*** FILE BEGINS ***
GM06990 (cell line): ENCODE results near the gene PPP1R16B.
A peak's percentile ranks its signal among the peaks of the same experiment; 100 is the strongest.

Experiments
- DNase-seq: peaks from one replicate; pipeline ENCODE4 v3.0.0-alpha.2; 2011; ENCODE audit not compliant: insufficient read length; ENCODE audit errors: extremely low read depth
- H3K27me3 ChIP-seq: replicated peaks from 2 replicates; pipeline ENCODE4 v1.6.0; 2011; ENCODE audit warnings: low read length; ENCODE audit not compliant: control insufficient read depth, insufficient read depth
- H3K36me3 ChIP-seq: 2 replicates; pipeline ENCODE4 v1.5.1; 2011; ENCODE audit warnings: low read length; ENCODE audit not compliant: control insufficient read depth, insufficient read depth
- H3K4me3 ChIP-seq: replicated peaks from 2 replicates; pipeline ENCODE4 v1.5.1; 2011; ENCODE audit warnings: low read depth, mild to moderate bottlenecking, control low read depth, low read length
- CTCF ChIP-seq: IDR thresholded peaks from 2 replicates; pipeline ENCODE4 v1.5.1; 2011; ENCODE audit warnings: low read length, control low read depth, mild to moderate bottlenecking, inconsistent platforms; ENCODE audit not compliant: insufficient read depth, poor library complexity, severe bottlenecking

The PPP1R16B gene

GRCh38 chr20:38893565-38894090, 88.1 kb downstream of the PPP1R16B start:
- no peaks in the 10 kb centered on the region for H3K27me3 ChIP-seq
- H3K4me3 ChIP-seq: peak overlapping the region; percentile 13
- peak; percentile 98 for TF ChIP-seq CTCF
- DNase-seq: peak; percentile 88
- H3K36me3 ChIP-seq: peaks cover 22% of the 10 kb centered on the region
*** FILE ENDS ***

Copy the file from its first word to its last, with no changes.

GM06990 (cell line): ENCODE results near the gene PPP1R16B.
A peak's percentile ranks its signal among the peaks of the same experiment; 100 is the strongest.

Experiments
- DNase-seq: peaks from one replicate; pipeline ENCODE4 v3.0.0-alpha.2; 2011; ENCODE audit not compliant: insufficient read length; ENCODE audit errors: extremely low read depth
- H3K27me3 ChIP-seq: replicated peaks from 2 replicates; pipeline ENCODE4 v1.6.0; 2011; ENCODE audit warnings: low read length; ENCODE audit not compliant: control insufficient read depth, insufficient read depth
- H3K36me3 ChIP-seq: 2 replicates; pipeline ENCODE4 v1.5.1; 2011; ENCODE audit warnings: low read length; ENCODE audit not compliant: control insufficient read depth, insufficient read depth
- H3K4me3 ChIP-seq: replicated peaks from 2 replicates; pipeline ENCODE4 v1.5.1; 2011; ENCODE audit warnings: low read depth, mild to moderate bottlenecking, control low read depth, low read length
- CTCF ChIP-seq: IDR thresholded peaks from 2 replicates; pipeline ENCODE4 v1.5.1; 2011; ENCODE audit warnings: low read length, control low read depth, mild to moderate bottlenecking, inconsistent platforms; ENCODE audit not compliant: insufficient read depth, poor library complexity, severe bottlenecking

The PPP1R16B gene

GRCh38 chr20:38893565-38894090, 88.1 kb downstream of the PPP1R16B start:
- no peaks in the 10 kb centered on the region for H3K27me3 ChIP-seq
- H3K4me3 ChIP-seq: peak overlapping the region; percentile 13
- peak; percentile 98 for TF ChIP-seq CTCF
- DNase-seq: peak; percentile 88
- H3K36me3 ChIP-seq: peaks cover 22% of the 10 kb centered on the region